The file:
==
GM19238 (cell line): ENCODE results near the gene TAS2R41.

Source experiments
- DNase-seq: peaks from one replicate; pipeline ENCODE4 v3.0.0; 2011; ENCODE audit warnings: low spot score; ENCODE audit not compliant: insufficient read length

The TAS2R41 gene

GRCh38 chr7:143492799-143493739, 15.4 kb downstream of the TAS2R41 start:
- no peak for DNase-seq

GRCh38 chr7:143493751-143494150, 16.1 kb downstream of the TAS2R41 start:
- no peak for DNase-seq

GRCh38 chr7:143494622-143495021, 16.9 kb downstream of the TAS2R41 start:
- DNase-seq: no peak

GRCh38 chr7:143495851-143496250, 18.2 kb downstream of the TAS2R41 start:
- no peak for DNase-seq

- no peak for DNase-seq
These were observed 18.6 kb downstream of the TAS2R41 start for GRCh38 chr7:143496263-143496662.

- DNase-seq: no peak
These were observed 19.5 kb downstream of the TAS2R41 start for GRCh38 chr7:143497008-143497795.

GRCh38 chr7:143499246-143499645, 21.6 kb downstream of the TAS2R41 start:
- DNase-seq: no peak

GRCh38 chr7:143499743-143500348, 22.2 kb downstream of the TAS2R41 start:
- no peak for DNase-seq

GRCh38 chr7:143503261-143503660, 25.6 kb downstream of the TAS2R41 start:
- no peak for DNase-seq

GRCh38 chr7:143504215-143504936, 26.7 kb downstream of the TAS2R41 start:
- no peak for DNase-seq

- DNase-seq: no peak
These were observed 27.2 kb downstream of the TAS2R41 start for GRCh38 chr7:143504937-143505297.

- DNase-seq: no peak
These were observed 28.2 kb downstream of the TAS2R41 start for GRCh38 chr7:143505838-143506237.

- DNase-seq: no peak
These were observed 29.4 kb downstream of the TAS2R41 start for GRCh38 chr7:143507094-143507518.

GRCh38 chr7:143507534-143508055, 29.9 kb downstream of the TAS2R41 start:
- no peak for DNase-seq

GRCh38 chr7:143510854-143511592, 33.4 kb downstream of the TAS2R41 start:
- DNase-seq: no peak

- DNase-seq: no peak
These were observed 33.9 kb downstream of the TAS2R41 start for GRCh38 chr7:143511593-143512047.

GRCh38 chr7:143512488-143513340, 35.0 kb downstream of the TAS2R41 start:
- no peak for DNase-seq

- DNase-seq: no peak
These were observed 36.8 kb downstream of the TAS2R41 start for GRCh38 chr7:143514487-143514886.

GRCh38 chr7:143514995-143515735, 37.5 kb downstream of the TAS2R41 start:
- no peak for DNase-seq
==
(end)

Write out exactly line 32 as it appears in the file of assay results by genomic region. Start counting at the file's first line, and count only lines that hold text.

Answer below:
- no peak for DNase-seq